I recently got The Time Machine by H.G.Wells and I am quite intrigued by this line near the end of the story :-

"But is it not some hoax?" I said. "Do you really travel through time?"

"Really and truly I do." And he looked frankly into my eyes. He hesitated. His eye wandered about the room. "I only want half an hour," he said. "I know why you came, and it's awfully good of you. There's some magazines here. If you'll stop to lunch I'll prove you this time travelling up to the hilt, specimens and all. If you'll forgive my leaving you now?"

In the paragraph above, I have highlighted the words - "half an hour" - as I am slightly confused by the fact that even though he had the power to travel to any point in time he wanted, he asked for half an hour of time. He could have just time travelled, obtained his specimens, and returned with them moments later, although in reality, he would have travelled to the future and back again.

Why does he ask for such a long time here? Was he trying to prevent a paradox? He did not need to get ready or anything, because the author briefly left and then returned almost immediately to tell the Time Traveller that he had an appointment, and the Time Traveller had already departed.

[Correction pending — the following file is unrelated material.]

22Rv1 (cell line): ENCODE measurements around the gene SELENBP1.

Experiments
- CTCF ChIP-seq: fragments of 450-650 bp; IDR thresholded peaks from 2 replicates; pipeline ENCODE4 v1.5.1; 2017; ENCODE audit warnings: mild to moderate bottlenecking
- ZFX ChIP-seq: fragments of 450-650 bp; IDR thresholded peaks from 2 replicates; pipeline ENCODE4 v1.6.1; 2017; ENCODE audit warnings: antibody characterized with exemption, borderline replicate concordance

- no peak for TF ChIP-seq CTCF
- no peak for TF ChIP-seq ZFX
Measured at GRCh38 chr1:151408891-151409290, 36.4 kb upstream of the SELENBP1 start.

Why did he ask for so much time?

  • 3
    Half an hour is such a long time? Maybe he just wanted a chance to wash up and change into clean clothes after his travel?
    – user14111
    Dec 18, 2020 at 9:39
  • @user14111 - Who knows? Dec 18, 2020 at 10:07
  • He was going to use the time machine to bring back some proof, then get the (presumably very messy) room tidied up.
    – Valorum
    Dec 18, 2020 at 12:06
  • @Valorum - quite possible. But that does not seem very likely as an explanation. Any other ideas? Dec 18, 2020 at 14:25
  • Well, we know that traveling leaves the room dishevelled.
    – Valorum
    Dec 18, 2020 at 14:27


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